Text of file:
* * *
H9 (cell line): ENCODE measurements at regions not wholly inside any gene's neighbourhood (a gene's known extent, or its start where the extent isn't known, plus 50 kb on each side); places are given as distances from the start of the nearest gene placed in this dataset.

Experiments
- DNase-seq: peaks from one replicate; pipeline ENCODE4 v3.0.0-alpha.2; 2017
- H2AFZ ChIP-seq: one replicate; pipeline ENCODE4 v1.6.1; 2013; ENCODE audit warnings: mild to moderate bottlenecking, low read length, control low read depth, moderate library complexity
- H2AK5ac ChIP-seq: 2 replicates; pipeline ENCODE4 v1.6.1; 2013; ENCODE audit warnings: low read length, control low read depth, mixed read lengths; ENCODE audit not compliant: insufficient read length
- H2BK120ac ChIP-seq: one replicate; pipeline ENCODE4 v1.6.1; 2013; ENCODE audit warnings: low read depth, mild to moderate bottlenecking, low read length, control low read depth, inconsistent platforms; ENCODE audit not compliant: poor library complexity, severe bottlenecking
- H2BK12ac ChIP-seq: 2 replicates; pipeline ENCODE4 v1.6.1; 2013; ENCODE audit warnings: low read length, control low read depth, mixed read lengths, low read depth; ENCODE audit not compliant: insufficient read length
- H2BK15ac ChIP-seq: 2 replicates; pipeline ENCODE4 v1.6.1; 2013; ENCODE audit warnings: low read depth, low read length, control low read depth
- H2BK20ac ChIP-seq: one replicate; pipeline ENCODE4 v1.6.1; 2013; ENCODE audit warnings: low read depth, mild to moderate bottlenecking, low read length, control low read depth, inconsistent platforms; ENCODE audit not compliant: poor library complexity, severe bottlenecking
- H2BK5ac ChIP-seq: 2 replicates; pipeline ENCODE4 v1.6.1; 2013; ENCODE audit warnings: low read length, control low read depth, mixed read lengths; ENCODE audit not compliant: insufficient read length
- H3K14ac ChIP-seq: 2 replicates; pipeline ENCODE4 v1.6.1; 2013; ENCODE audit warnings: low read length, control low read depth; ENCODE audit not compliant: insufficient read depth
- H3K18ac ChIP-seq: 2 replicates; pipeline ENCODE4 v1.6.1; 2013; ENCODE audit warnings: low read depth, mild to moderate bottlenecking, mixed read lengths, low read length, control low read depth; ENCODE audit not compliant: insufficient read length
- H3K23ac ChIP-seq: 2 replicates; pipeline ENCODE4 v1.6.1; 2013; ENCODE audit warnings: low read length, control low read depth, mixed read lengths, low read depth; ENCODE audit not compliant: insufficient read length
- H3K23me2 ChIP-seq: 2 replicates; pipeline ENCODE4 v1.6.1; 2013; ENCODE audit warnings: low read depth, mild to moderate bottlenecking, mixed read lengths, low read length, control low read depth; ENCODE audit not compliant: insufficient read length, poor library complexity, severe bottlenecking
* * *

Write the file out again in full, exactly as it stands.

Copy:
H9 (cell line): ENCODE measurements at regions not wholly inside any gene's neighbourhood (a gene's known extent, or its start where the extent isn't known, plus 50 kb on each side); places are given as distances from the start of the nearest gene placed in this dataset.

Experiments
- DNase-seq: peaks from one replicate; pipeline ENCODE4 v3.0.0-alpha.2; 2017
- H2AFZ ChIP-seq: one replicate; pipeline ENCODE4 v1.6.1; 2013; ENCODE audit warnings: mild to moderate bottlenecking, low read length, control low read depth, moderate library complexity
- H2AK5ac ChIP-seq: 2 replicates; pipeline ENCODE4 v1.6.1; 2013; ENCODE audit warnings: low read length, control low read depth, mixed read lengths; ENCODE audit not compliant: insufficient read length
- H2BK120ac ChIP-seq: one replicate; pipeline ENCODE4 v1.6.1; 2013; ENCODE audit warnings: low read depth, mild to moderate bottlenecking, low read length, control low read depth, inconsistent platforms; ENCODE audit not compliant: poor library complexity, severe bottlenecking
- H2BK12ac ChIP-seq: 2 replicates; pipeline ENCODE4 v1.6.1; 2013; ENCODE audit warnings: low read length, control low read depth, mixed read lengths, low read depth; ENCODE audit not compliant: insufficient read length
- H2BK15ac ChIP-seq: 2 replicates; pipeline ENCODE4 v1.6.1; 2013; ENCODE audit warnings: low read depth, low read length, control low read depth
- H2BK20ac ChIP-seq: one replicate; pipeline ENCODE4 v1.6.1; 2013; ENCODE audit warnings: low read depth, mild to moderate bottlenecking, low read length, control low read depth, inconsistent platforms; ENCODE audit not compliant: poor library complexity, severe bottlenecking
- H2BK5ac ChIP-seq: 2 replicates; pipeline ENCODE4 v1.6.1; 2013; ENCODE audit warnings: low read length, control low read depth, mixed read lengths; ENCODE audit not compliant: insufficient read length
- H3K14ac ChIP-seq: 2 replicates; pipeline ENCODE4 v1.6.1; 2013; ENCODE audit warnings: low read length, control low read depth; ENCODE audit not compliant: insufficient read depth
- H3K18ac ChIP-seq: 2 replicates; pipeline ENCODE4 v1.6.1; 2013; ENCODE audit warnings: low read depth, mild to moderate bottlenecking, mixed read lengths, low read length, control low read depth; ENCODE audit not compliant: insufficient read length
- H3K23ac ChIP-seq: 2 replicates; pipeline ENCODE4 v1.6.1; 2013; ENCODE audit warnings: low read length, control low read depth, mixed read lengths, low read depth; ENCODE audit not compliant: insufficient read length
- H3K23me2 ChIP-seq: 2 replicates; pipeline ENCODE4 v1.6.1; 2013; ENCODE audit warnings: low read depth, mild to moderate bottlenecking, mixed read lengths, low read length, control low read depth; ENCODE audit not compliant: insufficient read length, poor library complexity, severe bottlenecking